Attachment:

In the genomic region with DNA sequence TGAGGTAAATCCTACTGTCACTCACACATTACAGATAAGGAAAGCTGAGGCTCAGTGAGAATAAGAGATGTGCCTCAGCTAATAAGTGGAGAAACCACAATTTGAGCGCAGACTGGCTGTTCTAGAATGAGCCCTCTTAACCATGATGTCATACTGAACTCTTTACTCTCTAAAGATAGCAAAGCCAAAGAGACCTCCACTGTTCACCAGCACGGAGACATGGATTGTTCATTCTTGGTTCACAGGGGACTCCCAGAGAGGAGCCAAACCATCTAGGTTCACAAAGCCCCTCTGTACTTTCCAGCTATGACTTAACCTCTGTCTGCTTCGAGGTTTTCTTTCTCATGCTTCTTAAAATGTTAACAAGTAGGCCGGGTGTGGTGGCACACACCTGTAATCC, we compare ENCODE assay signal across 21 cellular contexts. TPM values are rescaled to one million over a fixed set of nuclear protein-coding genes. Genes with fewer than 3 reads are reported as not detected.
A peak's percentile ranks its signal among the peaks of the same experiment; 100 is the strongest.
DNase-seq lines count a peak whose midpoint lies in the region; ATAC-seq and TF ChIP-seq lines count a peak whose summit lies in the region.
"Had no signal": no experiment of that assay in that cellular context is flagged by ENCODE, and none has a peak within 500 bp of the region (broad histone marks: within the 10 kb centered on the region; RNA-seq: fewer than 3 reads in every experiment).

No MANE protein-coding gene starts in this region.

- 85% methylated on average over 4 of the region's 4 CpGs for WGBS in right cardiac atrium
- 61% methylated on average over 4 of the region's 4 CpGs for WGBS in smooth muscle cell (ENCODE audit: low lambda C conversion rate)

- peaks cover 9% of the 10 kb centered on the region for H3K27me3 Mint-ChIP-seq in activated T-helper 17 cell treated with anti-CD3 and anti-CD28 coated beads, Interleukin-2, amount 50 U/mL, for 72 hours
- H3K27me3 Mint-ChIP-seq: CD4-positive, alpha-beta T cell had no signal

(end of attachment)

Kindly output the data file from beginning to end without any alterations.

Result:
In the genomic region with DNA sequence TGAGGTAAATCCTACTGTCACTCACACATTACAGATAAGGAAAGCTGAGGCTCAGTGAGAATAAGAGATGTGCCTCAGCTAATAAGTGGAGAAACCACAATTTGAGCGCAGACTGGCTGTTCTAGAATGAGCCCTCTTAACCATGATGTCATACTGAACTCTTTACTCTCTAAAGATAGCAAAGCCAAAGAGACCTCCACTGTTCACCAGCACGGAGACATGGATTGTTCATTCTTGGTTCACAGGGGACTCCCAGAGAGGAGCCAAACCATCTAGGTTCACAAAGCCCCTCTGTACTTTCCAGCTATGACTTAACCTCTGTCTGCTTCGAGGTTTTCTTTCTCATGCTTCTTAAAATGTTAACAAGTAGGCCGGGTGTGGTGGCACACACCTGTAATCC, we compare ENCODE assay signal across 21 cellular contexts. TPM values are rescaled to one million over a fixed set of nuclear protein-coding genes. Genes with fewer than 3 reads are reported as not detected.
A peak's percentile ranks its signal among the peaks of the same experiment; 100 is the strongest.
DNase-seq lines count a peak whose midpoint lies in the region; ATAC-seq and TF ChIP-seq lines count a peak whose summit lies in the region.
"Had no signal": no experiment of that assay in that cellular context is flagged by ENCODE, and none has a peak within 500 bp of the region (broad histone marks: within the 10 kb centered on the region; RNA-seq: fewer than 3 reads in every experiment).

No MANE protein-coding gene starts in this region.

- 85% methylated on average over 4 of the region's 4 CpGs for WGBS in right cardiac atrium
- 61% methylated on average over 4 of the region's 4 CpGs for WGBS in smooth muscle cell (ENCODE audit: low lambda C conversion rate)

- peaks cover 9% of the 10 kb centered on the region for H3K27me3 Mint-ChIP-seq in activated T-helper 17 cell treated with anti-CD3 and anti-CD28 coated beads, Interleukin-2, amount 50 U/mL, for 72 hours
- H3K27me3 Mint-ChIP-seq: CD4-positive, alpha-beta T cell had no signal